Svoboda: We assessed the state of identity issues that affect integrations and created a multiyear strategy and roadmap. We also created developer standards for data and business process integrations.

Maher: We're minimizing customizations and cleaning up our data. We now understand the difficulty of integrating solutions into our ERP. We convey that to stakeholders and build it into project costs and duration.

Riester: Enterprise vendors sometimes go right to the end users, and the IT organization doesn’t get involved until users need integration. We try to market ourselves as people who want to help, so that we can be a part of the process from the beginning.

What advice would you give others?

Svoboda: Work to fully understand what people mean when they ask to have systems integrated. Educate them about identity integrations, data integrations, and business process integrations.

Corb: What was once hardcore development and software engineering is becoming systems integration, and you have to find the technologies that make it easier to do those integrations. With new systems to integrate and expectations for quick turnaround, it’s important to know the technological options and understand the possibilities.

Johnson: Not all systems are housed on campus, so you need authentication that allows for the system to live somewhere else. Whether you use Shibboleth or some other authentication system, it needs to work for both on- and off-campus systems.

What are the biggest opportunities for the future?

Svoboda: Standards such as those developed by Internet2 are helpful.

Berman: With every IT acquisition, try to meet more than one need. Consolidation of IT resources and support can improve the overall efficiency of the institution and decrease the need for system integration.

Johnson: Standard data definitions that we can use between systems will help make things more plug-and-play. Every system integration is still work, but agreeing on definitions would help.

Issue #9: IT Organizational Development

Creating IT organizational structures, staff roles, and staff development strategies that are flexible enough to support innovation and accommodate ongoing changes in higher education, IT service delivery, technology, and analytics

How is your institution addressing this issue?

Maher: We’re going through every service and thinking about what its future is going to be and whether a cloud solution is appropriate. Our goal is an infrastructure that’s fluid and flexible so that we can shorten “time to market.” And every year we put together a training plan to address staff skill issues related to upcoming projects.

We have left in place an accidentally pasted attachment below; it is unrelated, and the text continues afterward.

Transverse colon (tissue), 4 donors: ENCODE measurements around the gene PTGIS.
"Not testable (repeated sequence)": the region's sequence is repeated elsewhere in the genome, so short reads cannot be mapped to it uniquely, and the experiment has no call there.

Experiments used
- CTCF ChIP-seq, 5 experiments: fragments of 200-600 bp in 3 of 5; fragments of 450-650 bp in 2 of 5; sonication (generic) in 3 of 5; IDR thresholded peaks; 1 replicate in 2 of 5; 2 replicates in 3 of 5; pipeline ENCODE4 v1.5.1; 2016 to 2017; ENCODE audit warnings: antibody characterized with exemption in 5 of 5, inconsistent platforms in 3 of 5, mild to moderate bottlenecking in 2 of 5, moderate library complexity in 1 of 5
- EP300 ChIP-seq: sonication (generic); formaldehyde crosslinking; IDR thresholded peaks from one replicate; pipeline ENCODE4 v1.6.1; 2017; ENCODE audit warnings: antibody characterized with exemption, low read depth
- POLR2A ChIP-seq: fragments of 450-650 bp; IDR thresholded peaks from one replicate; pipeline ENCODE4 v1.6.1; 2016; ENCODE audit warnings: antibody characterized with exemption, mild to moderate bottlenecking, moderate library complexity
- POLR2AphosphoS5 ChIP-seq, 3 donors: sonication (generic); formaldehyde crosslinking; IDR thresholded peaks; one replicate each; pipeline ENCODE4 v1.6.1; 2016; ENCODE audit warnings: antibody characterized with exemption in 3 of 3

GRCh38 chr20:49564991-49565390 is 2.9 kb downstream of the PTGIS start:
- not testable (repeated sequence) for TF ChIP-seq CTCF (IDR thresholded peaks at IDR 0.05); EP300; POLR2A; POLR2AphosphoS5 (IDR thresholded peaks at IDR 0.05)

Svoboda: We are rethinking our organization every time we have a vacancy. About half the time, we restructure a vacant position to meet new needs.

Johnson: We’re developing project management and communication skills in existing staff. We’re a small institution, so we don’t have a separate project management or communications office. Soft skills make the difference, not the technical skills.

What advice would you give others?

Berman: Help institutional leaders understand that IT success is critical to institutional success. Participate in strategic planning to make sure the institutional leaders understand the IT resources that are necessary to be successful.

Riester: Set performance standards for new competencies, and then help staff reach them. Provide training, set expectations, and give positive support. But be prepared to take action if some staff are not able to meet new standards.

Corb: Fully understand your major vendors’ product directions and roadmaps. You make a substantial investment in an ERP, and you’ll have it for a long time, so you need to know vendors’ plans for the future and be prepared to follow, align, and retool as necessary.

What opportunities do you see for the future?

Riester: You have to keep things running while you try out new things. We have a small staff, so the challenge and the opportunity is to carve out a small group of people who can do the testing, try out new technologies, and work actively with the user community on their ideas.

Corb: The IT organization of the past is not the same as the IT organization of the future. We used to live in a world where we had relative control of the environment. We have far less control now with BYOE and the cloud, and some institutions may not even have their own data centers anymore. This changes the shape of the IT organization, the services it provides, and the roles of the people involved—from leader down to staff and everybody in between. Rethinking what the IT organization is for is a huge opportunity in light of changing priorities and technologies. There may never be a better opportunity to partner with major campus stakeholders in areas traditionally served by information technology or in “growth areas.”

Betsy Tippens Reinitz is Director of Enterprise IT Programs for EDUCAUSE.

© 2016 Betsy Tippens Reinitz. The text of this article is licensed under the Creative Commons Attribution-NonCommercial-NoDerivatives 4.0 International License.

EDUCAUSE Review 51, no. 1 (January/February 2016)